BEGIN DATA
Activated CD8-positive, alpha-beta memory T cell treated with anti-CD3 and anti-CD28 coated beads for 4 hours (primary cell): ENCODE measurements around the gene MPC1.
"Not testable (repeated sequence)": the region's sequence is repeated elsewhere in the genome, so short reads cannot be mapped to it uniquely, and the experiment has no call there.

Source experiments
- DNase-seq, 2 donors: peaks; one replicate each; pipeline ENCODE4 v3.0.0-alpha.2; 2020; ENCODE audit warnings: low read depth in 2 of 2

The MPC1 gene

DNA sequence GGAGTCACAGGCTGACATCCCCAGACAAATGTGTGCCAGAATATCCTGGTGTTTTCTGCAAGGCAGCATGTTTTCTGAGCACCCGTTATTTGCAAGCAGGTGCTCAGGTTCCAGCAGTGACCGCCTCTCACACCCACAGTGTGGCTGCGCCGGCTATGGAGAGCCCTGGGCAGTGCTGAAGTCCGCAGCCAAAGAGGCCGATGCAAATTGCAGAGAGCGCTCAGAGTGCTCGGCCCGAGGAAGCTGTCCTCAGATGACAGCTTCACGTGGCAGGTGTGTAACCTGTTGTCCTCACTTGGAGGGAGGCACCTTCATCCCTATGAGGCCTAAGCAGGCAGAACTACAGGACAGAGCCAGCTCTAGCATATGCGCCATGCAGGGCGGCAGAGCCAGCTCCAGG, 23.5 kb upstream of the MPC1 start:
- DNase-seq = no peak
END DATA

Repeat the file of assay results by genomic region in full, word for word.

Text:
Activated CD8-positive, alpha-beta memory T cell treated with anti-CD3 and anti-CD28 coated beads for 4 hours (primary cell): ENCODE measurements around the gene MPC1.
"Not testable (repeated sequence)": the region's sequence is repeated elsewhere in the genome, so short reads cannot be mapped to it uniquely, and the experiment has no call there.

Source experiments
- DNase-seq, 2 donors: peaks; one replicate each; pipeline ENCODE4 v3.0.0-alpha.2; 2020; ENCODE audit warnings: low read depth in 2 of 2

The MPC1 gene

DNA sequence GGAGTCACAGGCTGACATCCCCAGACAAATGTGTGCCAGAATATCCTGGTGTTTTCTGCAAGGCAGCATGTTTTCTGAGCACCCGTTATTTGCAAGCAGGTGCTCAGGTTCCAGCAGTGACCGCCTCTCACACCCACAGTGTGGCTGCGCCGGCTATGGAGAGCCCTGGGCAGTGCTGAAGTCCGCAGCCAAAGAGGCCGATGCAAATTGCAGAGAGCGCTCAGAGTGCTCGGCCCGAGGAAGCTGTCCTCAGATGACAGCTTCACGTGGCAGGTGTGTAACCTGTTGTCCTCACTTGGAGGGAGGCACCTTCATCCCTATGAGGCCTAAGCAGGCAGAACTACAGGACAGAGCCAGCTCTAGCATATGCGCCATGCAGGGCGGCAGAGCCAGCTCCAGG, 23.5 kb upstream of the MPC1 start:
- DNase-seq = no peak